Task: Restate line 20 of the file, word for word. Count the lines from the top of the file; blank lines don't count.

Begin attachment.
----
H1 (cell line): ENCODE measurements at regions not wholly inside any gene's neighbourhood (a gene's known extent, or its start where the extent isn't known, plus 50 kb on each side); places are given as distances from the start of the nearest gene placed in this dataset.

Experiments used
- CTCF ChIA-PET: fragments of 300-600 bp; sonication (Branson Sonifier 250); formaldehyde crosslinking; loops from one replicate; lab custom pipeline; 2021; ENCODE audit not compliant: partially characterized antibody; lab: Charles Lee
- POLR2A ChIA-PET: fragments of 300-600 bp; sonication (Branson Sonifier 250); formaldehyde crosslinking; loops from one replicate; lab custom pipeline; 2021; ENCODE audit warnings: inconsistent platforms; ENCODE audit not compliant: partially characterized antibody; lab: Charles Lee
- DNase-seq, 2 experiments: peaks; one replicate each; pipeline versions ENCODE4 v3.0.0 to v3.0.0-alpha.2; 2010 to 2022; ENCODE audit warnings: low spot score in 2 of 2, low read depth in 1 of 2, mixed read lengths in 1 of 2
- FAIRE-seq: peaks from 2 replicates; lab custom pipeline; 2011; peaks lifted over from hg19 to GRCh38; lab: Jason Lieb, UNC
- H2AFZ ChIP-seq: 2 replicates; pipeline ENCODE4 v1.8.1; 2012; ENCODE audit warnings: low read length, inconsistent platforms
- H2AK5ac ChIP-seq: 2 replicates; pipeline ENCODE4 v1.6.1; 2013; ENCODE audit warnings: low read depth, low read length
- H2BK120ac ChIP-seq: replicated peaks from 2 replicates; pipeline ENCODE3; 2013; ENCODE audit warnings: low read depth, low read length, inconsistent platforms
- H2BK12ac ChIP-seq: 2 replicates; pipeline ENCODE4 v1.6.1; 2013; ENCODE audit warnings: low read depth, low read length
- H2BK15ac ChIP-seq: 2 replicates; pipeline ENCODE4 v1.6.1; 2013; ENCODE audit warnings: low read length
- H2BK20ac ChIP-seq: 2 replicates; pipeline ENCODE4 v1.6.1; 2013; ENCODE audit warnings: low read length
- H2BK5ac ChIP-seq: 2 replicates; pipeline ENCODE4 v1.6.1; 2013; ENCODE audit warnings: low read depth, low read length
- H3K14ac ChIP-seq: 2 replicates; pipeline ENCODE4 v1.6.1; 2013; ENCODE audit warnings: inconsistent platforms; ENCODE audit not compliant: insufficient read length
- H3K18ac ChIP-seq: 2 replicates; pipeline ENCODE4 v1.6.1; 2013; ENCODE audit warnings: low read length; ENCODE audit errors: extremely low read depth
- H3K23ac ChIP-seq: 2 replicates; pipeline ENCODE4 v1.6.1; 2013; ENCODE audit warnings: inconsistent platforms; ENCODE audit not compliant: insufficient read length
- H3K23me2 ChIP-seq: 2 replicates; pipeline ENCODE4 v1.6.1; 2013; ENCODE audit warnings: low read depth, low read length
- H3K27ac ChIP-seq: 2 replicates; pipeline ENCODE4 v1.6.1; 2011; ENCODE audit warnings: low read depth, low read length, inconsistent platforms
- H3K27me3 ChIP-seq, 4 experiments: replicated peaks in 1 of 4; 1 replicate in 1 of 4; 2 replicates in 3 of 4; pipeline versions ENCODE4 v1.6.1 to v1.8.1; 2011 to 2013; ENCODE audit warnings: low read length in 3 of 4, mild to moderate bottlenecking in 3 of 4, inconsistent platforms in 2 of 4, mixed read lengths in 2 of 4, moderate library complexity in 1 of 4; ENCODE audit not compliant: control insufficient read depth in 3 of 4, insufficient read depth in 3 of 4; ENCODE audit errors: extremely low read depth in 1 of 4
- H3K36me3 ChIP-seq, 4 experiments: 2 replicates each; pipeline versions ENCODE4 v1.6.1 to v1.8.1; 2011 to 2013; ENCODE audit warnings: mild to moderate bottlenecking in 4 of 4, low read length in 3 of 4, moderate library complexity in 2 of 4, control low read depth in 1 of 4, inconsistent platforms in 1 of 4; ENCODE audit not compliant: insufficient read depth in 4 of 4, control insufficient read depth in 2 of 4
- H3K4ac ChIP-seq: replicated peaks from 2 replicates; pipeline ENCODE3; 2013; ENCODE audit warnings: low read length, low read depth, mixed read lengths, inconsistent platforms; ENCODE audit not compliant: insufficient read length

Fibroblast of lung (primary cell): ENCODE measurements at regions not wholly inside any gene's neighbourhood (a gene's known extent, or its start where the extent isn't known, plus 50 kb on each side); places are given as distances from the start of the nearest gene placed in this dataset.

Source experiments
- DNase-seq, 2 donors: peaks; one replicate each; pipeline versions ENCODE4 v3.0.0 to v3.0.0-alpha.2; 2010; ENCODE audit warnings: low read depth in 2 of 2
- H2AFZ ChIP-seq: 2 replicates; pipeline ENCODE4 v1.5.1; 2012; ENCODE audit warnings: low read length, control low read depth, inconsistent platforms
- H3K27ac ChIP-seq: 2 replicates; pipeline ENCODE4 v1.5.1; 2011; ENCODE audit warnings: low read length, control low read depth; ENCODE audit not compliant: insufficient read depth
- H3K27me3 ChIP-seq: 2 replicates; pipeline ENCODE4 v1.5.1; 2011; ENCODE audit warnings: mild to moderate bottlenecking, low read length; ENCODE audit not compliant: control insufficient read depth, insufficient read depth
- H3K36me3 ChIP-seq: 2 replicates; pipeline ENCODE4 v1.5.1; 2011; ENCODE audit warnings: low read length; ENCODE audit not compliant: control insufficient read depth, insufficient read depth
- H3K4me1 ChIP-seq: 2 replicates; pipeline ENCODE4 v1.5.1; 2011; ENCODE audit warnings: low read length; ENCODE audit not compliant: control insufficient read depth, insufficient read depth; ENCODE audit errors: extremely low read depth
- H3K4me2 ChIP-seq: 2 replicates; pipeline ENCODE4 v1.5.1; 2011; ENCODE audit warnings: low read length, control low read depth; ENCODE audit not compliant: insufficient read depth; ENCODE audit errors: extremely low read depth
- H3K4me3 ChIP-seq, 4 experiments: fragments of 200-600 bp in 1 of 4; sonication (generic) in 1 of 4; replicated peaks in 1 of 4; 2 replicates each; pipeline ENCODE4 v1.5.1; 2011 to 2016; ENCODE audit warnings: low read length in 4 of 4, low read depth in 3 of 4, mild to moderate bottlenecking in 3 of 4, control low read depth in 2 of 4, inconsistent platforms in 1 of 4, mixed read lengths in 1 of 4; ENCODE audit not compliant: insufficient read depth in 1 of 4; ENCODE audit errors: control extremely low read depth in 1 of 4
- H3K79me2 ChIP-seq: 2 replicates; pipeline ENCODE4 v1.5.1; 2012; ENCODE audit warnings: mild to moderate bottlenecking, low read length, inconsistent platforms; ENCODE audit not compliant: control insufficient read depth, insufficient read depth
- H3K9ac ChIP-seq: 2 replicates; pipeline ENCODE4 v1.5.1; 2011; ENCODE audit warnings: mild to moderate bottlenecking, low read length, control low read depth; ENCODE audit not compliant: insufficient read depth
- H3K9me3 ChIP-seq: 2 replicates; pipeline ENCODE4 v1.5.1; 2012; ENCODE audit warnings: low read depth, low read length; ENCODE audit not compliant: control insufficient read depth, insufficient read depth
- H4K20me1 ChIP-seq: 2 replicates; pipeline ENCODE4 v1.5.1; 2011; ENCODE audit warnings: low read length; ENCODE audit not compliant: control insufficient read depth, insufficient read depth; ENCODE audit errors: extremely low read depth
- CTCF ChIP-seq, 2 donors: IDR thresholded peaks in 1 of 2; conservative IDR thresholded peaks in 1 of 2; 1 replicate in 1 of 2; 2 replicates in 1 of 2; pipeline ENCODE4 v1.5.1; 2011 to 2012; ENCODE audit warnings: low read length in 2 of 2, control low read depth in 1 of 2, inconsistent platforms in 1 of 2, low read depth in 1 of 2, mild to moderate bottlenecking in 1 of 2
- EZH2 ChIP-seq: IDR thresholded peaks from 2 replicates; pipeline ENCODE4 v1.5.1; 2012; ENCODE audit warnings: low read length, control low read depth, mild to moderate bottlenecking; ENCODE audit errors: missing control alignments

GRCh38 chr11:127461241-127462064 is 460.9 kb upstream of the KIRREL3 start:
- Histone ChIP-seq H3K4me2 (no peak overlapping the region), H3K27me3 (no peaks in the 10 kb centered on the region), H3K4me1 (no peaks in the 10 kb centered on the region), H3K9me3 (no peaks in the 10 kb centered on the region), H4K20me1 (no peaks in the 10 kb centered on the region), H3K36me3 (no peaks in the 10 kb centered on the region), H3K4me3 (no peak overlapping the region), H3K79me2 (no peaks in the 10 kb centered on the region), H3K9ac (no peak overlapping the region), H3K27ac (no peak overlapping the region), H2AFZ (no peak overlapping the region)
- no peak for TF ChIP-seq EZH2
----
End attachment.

- H3K36me3 ChIP-seq, 4 experiments: 2 replicates each; pipeline versions ENCODE4 v1.6.1 to v1.8.1; 2011 to 2013; ENCODE audit warnings: mild to moderate bottlenecking in 4 of 4, low read length in 3 of 4, moderate library complexity in 2 of 4, control low read depth in 1 of 4, inconsistent platforms in 1 of 4; ENCODE audit not compliant: insufficient read depth in 4 of 4, control insufficient read depth in 2 of 4